There are many other sources of VOCs in your home. The more you are aware of, the more you may be able to remove. These may be in your closets, laundry rooms, or bathrooms. Go around your home and sniff. If your sense of smell is functioning, you will find many of these items on your own.
Do you have a mothball closet or use mothballs to protect your clothes? We had one in our house when I was a kid and it was down in the basement, away from the commonly used living areas. Clothing moths can be very destructive. There are many ways to prevent and rid your home of clothing moths, but using moth balls is one of the least desirable. The chemical paradichlorobenzene is a common active ingredient in moth repellents and is known to cause cancer in animals, but human effects are unclear. It has been suggested that this chemical may even be associated with the development and progression of multiple sclerosis. Instead of creating a mothball closet, use a cedar chest or build a cedar closet. Alternatively, clothing bags and air-tight containers will seal your clothing and protect it from moths. Pheromone traps are also available for the closet. These are different than the ones used for pantry moths – make sure you use the correct trap.
Dry cleaning will rid clothing of moth larvae and eggs and is a preferable method for cleaning many delicate fabrics. But among the chemicals used in the dry cleaning process is perchloroethylene, a potent VOC that has also been shown to cause tissue damage and cancer in animals. Hodgkin’s lymphoma has been associated with occupational exposure to trichloroethylene, a related compound. If your clothing is damp or has a chemical smell when you pick it up from the dry cleaner, you should leave the clothing at the store and tell them that they need to completely dry the clothing before you will take it home. Damp clothes from the dry cleaner will off-gas and fill your bedroom closets with toxic gas.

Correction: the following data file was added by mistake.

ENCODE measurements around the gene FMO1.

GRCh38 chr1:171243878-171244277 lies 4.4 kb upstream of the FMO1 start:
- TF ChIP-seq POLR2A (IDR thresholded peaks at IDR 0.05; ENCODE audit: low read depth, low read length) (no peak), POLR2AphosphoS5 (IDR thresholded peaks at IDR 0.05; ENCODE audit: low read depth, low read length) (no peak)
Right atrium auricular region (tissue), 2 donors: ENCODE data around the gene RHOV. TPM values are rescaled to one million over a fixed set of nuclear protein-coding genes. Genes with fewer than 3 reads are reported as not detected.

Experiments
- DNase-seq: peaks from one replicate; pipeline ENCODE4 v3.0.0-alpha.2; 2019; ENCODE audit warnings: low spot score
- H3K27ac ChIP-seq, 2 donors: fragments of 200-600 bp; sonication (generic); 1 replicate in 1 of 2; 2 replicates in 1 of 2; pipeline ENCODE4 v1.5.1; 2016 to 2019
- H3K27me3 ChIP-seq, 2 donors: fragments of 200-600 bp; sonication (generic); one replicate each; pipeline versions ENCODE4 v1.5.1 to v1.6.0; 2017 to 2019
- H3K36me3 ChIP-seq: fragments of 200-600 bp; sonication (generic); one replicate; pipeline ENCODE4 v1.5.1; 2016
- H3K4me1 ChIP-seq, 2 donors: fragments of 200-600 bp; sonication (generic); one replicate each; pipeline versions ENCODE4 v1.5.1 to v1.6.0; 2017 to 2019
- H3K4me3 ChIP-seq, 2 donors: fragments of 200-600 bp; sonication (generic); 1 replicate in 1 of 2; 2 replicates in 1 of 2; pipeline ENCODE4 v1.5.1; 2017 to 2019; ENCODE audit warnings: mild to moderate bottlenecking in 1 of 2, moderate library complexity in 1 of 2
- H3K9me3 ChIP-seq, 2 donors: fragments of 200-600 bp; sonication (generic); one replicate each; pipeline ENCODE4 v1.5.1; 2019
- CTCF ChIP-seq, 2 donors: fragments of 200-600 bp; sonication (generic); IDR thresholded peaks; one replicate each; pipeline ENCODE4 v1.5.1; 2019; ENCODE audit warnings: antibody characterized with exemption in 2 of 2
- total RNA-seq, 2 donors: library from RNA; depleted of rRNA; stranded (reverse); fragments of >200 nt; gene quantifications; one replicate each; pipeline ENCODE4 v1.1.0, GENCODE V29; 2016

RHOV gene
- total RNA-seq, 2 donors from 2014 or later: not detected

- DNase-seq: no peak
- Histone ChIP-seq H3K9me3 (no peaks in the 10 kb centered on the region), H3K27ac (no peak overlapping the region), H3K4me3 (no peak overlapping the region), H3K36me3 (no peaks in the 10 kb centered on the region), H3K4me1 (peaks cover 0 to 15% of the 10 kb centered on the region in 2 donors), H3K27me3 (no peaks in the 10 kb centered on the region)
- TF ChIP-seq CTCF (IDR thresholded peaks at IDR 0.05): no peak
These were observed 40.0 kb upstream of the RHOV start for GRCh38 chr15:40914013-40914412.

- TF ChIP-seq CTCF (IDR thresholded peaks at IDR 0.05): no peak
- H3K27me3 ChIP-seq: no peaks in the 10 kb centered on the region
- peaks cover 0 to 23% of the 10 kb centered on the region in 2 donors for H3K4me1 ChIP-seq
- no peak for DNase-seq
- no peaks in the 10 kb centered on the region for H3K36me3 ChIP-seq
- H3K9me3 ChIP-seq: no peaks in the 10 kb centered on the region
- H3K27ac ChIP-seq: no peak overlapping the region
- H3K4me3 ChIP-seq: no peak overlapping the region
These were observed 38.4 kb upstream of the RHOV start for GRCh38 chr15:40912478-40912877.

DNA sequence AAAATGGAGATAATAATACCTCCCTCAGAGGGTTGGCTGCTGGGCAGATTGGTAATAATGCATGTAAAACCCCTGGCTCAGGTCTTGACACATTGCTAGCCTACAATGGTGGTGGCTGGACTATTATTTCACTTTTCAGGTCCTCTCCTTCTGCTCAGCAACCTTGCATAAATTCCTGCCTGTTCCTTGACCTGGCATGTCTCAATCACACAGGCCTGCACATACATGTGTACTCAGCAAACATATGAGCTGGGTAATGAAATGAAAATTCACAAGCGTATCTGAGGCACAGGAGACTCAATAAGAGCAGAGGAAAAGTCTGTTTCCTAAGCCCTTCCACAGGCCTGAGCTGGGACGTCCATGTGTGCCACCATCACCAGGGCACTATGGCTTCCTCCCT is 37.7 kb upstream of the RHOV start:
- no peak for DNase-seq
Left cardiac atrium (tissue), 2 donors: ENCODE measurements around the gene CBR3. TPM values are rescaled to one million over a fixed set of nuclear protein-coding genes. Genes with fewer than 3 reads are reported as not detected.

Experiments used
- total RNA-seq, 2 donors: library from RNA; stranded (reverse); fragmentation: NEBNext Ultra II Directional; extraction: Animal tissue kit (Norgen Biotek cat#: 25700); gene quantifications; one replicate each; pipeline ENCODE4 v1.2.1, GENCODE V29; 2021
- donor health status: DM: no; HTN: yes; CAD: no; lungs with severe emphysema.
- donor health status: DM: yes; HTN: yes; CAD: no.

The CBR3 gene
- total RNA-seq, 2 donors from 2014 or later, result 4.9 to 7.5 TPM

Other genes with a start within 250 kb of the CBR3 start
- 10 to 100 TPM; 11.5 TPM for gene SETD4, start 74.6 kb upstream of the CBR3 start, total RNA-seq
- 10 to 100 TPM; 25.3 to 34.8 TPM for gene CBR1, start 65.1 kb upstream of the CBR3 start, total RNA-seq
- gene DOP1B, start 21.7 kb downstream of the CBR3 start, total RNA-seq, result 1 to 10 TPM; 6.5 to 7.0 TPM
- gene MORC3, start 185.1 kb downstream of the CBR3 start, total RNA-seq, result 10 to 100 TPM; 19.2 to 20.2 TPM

Dryer sheets and scented detergents contain VOCs that temporarily adhere to your clothing. There are less toxic alternatives to these fragrant products. If you want to make your clothes static-free, place a pair of clean old sneakers or some other type of unscented “laundry ball” into the dryer to reduce static cling. You can also create lavender packs or other dryer bags filled with herbs and essential oils that can make your clothing smell fragrant without using synthetic VOCs.
The same chemical used in moth repellents, paradichlorobenzene, is also used in many air fresheners and deodorizers. If you use these products in your home, it would be a terrific goal if you could slowly wean yourself from them. Proper ventilation and household cleanliness will prevent most unpleasant odors in the home without the need for chemical air fresheners. As you take steps to reduce the particulates in your air and reduce your home’s VOC concentration, you will find that most odors will dissipate. If you do still have an odor problem, you should go on a search for mold.
Indoor Air Toxins 101: The Basics of Indoor Pollution
Indoor Air Toxins 101: Understanding How We Breathe
Indoor Air Toxins 101: Understanding Indoor Air Pollution
Indoor Air Toxins 101: The Dangers of Candles
Indoor Air Toxins 101: Reducing Indoor Black Soot
Indoor Air Toxins 101: VOCs, Asbestos and Lead
Indoor Air Toxins 101: Understanding Mold & Health
Indoor Air Toxins 101: What Are VOCs?